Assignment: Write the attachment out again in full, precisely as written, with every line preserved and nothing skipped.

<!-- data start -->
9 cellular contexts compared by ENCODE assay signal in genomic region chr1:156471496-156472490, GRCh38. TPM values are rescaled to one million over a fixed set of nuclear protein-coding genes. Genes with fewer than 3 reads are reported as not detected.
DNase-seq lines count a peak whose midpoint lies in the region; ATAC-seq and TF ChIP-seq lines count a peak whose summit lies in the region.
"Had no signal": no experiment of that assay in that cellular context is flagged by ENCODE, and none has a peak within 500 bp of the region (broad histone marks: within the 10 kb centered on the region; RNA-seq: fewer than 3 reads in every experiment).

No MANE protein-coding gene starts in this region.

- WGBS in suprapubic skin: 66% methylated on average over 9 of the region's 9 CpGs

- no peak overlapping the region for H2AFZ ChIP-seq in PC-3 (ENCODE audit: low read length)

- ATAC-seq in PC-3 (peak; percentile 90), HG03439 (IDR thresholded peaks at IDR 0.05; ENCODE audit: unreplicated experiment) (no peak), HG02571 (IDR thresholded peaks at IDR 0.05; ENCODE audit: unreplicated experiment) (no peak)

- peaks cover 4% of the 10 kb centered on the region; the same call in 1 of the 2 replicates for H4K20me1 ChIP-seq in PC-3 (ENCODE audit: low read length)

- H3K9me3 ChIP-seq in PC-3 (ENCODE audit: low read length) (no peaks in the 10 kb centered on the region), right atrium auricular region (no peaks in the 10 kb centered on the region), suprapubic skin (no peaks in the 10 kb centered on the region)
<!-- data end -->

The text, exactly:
9 cellular contexts compared by ENCODE assay signal in genomic region chr1:156471496-156472490, GRCh38. TPM values are rescaled to one million over a fixed set of nuclear protein-coding genes. Genes with fewer than 3 reads are reported as not detected.
DNase-seq lines count a peak whose midpoint lies in the region; ATAC-seq and TF ChIP-seq lines count a peak whose summit lies in the region.
"Had no signal": no experiment of that assay in that cellular context is flagged by ENCODE, and none has a peak within 500 bp of the region (broad histone marks: within the 10 kb centered on the region; RNA-seq: fewer than 3 reads in every experiment).

No MANE protein-coding gene starts in this region.

- WGBS in suprapubic skin: 66% methylated on average over 9 of the region's 9 CpGs

- no peak overlapping the region for H2AFZ ChIP-seq in PC-3 (ENCODE audit: low read length)

- ATAC-seq in PC-3 (peak; percentile 90), HG03439 (IDR thresholded peaks at IDR 0.05; ENCODE audit: unreplicated experiment) (no peak), HG02571 (IDR thresholded peaks at IDR 0.05; ENCODE audit: unreplicated experiment) (no peak)

- peaks cover 4% of the 10 kb centered on the region; the same call in 1 of the 2 replicates for H4K20me1 ChIP-seq in PC-3 (ENCODE audit: low read length)

- H3K9me3 ChIP-seq in PC-3 (ENCODE audit: low read length) (no peaks in the 10 kb centered on the region), right atrium auricular region (no peaks in the 10 kb centered on the region), suprapubic skin (no peaks in the 10 kb centered on the region)